Webinar Review: Neurology Clinical Trials are Failing, How Can We Fix Them?

Over the course of the semester, our trainees are reviewing webinars in their given fields and preparing abstracts to help colleagues outside their discipline make an informed choice about watching them. As our program bridges diverse disciplines, these abstracts are beneficial for our own group in helping one another gain key knowledge in each other’s fields. We are happy to share these here for anyone else who may find them helpful.

Neurology Clinical Trials are Failing, How Can We Fix Them?

Bruce Rosen, MD-Ph.D, Professor of Radiology Harvard Medical School; Alex Drzezga, MD-Ph.D, Department of Nuclear Medicine University Hospital of Cologne; Timothy McCarthy, Ph.D, Head of Digital Medicine and Translational Medicine Pfizer

April 15, 2021


William BakerAnalysis by William Baker:

In this webinar, Dr. Rosen, Dr. Drzezga, and Dr. McCarthy discuss obstacles contributing to limitations in the efficacy and reproducibility of neurology clinical trials.  This webinar places particular emphasis on the utilization of imaging in combination with other experimental techniques to facilitate the transition from research to clinical translation of neurological therapies. This webinar is invaluable as it offers excellent insight regarding the design of experimental conditions to maximize the likelihood that new, innovative technologies can be utilized to realize improved patient outcomes in the clinical setting.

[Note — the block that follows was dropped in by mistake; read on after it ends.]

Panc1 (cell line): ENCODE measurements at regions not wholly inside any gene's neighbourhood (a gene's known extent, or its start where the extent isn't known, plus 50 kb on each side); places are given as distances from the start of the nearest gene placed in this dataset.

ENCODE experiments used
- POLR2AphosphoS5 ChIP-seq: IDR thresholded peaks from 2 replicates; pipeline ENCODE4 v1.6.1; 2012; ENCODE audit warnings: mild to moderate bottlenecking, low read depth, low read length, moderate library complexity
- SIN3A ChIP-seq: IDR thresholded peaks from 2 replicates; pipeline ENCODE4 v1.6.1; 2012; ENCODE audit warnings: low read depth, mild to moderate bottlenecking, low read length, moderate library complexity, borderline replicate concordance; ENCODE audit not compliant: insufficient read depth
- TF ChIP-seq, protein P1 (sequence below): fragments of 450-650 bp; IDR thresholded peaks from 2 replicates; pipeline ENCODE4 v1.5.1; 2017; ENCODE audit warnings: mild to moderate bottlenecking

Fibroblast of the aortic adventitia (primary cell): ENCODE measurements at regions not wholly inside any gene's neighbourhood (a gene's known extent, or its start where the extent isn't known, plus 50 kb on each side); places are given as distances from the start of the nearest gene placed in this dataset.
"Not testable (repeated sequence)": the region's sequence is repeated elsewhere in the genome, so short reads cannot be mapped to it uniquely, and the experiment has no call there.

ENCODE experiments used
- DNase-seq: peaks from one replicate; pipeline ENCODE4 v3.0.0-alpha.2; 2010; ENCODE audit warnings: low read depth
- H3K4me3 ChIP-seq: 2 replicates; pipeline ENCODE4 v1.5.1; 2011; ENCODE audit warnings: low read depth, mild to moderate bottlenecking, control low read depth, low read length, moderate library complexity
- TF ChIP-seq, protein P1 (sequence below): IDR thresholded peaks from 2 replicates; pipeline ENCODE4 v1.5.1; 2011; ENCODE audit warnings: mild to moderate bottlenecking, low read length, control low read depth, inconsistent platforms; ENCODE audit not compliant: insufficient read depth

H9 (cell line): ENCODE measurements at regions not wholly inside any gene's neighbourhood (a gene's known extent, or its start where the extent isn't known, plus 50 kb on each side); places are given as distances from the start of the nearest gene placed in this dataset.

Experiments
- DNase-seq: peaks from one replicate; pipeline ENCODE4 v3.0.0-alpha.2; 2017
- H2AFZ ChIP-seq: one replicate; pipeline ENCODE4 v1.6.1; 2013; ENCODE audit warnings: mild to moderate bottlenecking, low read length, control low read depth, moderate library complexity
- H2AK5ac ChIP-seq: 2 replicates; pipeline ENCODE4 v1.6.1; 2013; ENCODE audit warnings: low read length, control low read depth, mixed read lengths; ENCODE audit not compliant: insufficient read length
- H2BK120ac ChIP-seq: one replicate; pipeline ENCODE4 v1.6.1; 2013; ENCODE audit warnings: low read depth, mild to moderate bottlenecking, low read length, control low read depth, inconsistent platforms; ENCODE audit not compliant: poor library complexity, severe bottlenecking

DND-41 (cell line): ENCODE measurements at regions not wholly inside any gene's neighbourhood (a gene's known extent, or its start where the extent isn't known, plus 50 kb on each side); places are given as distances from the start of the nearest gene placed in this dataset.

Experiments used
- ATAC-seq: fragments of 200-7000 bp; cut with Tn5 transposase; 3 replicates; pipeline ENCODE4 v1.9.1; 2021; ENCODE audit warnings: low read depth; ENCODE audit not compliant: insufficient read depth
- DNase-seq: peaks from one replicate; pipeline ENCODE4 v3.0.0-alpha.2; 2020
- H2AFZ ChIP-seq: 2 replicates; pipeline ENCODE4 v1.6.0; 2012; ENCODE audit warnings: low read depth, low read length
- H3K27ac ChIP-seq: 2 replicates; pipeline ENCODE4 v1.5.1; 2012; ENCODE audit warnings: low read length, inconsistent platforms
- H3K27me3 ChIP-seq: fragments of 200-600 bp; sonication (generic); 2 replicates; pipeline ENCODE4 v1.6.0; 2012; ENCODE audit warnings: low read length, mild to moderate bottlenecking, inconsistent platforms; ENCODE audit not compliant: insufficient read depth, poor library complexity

The webinar begins by briefly introducing the backgrounds of the three speakers, with an emphasis on their qualifications with respect to clinical testing of neurological therapies. The speakers first highlight the fact that clinical translation of neurological therapies imposes obstacles unique from other tissues, as neurological conditions are not necessarily easy to image and rely on subtle changes in neurological signal transmission.  They then discuss one important modality to address these issues, namely the utilization of biomarkers.  They emphasize the importance of identifying protein-based signals that are indicative of disease conditions, as imaging techniques can be used to exploit the presence of these markers to inform on disease state and treatment efficacy. Such techniques can then be used to circumvent limitations surrounding morphology-based identification of neurological afflictions.

The speakers go on to discuss the critical nature of the incorporation of advanced algorithms in future clinical analyses.  Specifically, the authors emphasize that efficient algorithms are vital for not only experimental design, but also the selection of patient populations.  In particular, they stress that techniques such as machine learning can be used to intelligently select patient populations to maximize the relevance of subsequent results for the greater populace. Moreover, the use of such algorithms can be used to more closely analyze clinical analyses and refine experimental techniques to overcome limitations surrounding the clinical translation of neurological therapies.

Overall, I find this webinar to be quite illuminating, as it offers perspectives that are not always pervasive in academic research.  This video provides valuable insight to motivate careful experimental design at the bench scale to increase the likelihood of ultimate results achieving clinical significance.